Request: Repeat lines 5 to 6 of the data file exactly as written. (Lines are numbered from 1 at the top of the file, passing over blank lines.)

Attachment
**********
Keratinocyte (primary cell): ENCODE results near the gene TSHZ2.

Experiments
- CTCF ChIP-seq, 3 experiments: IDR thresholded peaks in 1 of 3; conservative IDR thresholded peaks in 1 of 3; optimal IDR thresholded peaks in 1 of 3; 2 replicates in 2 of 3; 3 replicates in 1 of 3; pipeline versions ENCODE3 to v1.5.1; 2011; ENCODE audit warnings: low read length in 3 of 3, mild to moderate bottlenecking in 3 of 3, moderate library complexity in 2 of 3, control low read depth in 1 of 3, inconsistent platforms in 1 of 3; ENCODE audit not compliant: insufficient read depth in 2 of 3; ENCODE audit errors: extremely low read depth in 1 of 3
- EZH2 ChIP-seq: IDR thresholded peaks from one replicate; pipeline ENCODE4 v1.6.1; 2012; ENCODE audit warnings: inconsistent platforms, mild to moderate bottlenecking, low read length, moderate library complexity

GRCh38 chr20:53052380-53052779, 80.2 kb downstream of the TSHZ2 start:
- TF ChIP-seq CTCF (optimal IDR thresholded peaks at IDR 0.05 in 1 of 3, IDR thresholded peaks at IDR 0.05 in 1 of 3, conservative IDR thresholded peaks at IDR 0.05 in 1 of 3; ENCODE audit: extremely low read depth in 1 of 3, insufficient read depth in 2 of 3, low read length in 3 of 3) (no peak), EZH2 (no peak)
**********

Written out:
GRCh38 chr20:53052380-53052779, 80.2 kb downstream of the TSHZ2 start:
- TF ChIP-seq CTCF (optimal IDR thresholded peaks at IDR 0.05 in 1 of 3, IDR thresholded peaks at IDR 0.05 in 1 of 3, conservative IDR thresholded peaks at IDR 0.05 in 1 of 3; ENCODE audit: extremely low read depth in 1 of 3, insufficient read depth in 2 of 3, low read length in 3 of 3) (no peak), EZH2 (no peak)